Reviews for paper Recursion in XQuery: Put Your Distributivity Safety Belt On, submitted to VLDB 2008.

**Overall rating:** reject

Medium

Medium

Poor

Weak Reject

The paper proposes a controlled form of recursion in the form an inflationary fix point operator in XQuery. They draw parallelism to the relational counterpart and apply the known naÃ¯ve and delta implementations for implementing the fix point operator in XQuery. They argue that the delta algorithm cannot be applied in the general case, and describe a distributivity property, which guarantees that the delta algorithm produces the correct result. They provide syntactic and algebraic rules to check for distributivity, and provide experiments that showcase the benefits of the delta algorithm.

S1. The paper proposes an extension to XQuery (with-seeded-recurse construct) for a controlled form of recursion in XQuery.

S2. They describe a necessary condition for using the more efficient delta algorithm.

S3. They provide syntactic and algebraic rules for checking distributivity.

W1. The proposed form of recursion is a direct counterpart of the relational case and they use the known algorithms proposed for the relational case.

W2. They do not provide enough evidence that the proposed form of recursion handles most common use cases in XQuery.

W2. It is not clear what subset of XQuery they address. They refer to several different subsets. The paper is very poorly organized and presented.

C1. The main contribution of the paper is the with-seeded-recurse construct. But, it has not been properly handled. It is not clear how it fits into the XQuery language. Is it another expression that can compose with any other expression? It is not even clear whether they handle XQuery. Every section of the paper seems to be talking about a different XQuery subset. The rules provided for the syntactic check in Section 5.1 handle LiXQuery, whereas in all the discussion about transitive closure they address regular XPath.

C2. The proposed form of recursion is linear recursion and there exists efficient algorithms in the relational database literature for implementing them. The main contribution of the paper is the distributive property, which guarantees that the delta algorithm can be applied. The delta algorithm does not apply the body of the recursion to items from previous steps, hence avoid repeated computation. This has been the state-of-the-art in RDBMS technology over a decade. The paper does not address properly what additional challenges XQuery brings.

C3. XQuery provides recursive functions, and the proposed form of recursion can be expressed in user-defined functions. XPath already provides features to realize the most common, and useful, form of transitive closure, namely the descendant axis. What are the additional use cases for other transitive closures?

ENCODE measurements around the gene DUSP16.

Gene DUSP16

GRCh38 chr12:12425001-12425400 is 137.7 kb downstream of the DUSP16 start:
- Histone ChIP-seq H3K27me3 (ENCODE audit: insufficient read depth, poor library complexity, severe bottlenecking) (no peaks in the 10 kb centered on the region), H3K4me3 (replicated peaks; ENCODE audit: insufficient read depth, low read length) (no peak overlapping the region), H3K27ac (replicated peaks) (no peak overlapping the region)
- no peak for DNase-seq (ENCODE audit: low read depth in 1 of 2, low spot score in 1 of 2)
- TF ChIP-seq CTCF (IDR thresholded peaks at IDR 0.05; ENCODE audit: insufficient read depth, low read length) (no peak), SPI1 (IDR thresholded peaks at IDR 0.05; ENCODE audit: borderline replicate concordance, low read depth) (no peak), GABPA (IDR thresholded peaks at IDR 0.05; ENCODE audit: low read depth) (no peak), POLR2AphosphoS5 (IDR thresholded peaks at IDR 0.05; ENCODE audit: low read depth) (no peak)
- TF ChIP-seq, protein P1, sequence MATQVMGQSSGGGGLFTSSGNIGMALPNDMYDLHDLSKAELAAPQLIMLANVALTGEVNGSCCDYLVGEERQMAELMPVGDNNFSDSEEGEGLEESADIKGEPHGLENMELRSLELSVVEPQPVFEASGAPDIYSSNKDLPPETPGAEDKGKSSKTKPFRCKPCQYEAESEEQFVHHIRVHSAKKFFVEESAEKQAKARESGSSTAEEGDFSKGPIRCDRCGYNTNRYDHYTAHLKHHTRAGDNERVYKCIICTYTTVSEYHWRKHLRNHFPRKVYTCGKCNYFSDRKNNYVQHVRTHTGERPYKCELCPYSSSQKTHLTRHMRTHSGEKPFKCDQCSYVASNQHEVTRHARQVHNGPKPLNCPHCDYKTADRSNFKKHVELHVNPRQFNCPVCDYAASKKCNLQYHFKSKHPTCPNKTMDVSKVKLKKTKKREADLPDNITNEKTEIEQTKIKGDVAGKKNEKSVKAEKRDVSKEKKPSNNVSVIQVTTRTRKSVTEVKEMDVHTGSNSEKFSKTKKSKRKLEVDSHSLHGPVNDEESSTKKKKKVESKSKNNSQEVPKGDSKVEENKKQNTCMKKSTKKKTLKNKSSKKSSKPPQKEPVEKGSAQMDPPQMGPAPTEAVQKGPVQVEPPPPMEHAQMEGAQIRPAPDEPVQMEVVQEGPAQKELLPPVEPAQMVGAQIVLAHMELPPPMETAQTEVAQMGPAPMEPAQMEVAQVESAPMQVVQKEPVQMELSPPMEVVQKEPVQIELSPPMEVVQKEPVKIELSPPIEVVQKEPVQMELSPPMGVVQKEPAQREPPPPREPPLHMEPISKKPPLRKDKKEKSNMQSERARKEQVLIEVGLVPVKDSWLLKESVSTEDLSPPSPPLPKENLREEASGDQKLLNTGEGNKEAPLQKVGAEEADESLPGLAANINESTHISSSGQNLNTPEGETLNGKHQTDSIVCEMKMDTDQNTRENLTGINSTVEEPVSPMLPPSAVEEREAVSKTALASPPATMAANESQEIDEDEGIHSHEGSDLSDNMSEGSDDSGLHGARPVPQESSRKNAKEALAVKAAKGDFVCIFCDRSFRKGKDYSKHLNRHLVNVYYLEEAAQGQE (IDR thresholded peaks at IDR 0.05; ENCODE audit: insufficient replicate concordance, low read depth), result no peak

C4. The paper refers to many different XQuery subsets, and it is very hard to follow the paper with just references. It would have been very helpful to recap those subsets and explicitly define what types of expressions can be used in the proposed construct. In the definitions, they say that the expressions produce node* as a result. However, they use examples like count($x) >= 1, which produces Boolean results. Given the union in definition 3 is the XQuery union, which is only defined on sequences of nodes, it does not even make sense to discuss the distributivity of count($x) >= 1 expression.

C5. In Section 5.1, rules FOR1 and FOR2 enforce that the recursion variable $x occurs in either the body or the binding expression, but not both. I think this is too restrictive, because as long as there are no expressions that require to consume $x as a sequence (such as fn:position or fn:count) in the body of the recursion, there should not be any problem with distributivity. For example, if the body of the recursion is the following for-construct, and $x is bound to a set of nodes, then $x is distributive over this for-construct: for $a in $x/d return $x/e.

C6. Proposition 3 is confusing. It is clear that they are expressions which are distributive but not distributive-safe according to their definition, So, how can they claim expressive completeness of their notion?

C7. At the end of section 5.1, they say that at the expense of slight reformulation, they can provide hints to an XQuery processor. Yet, they do not explain what type of hints, or what type of reformulation they talk about.

C8. It is not clear why they mark the union operator they are trying to pull up. Why do they need to distinguish it in the query plan?

C9. In Section 6.1, they need to define what structural equality is. Are they talking about the query plan structure, or the XML structure produced as a result of the query plan? It seems they are talking about the former, but this needs to be explicit.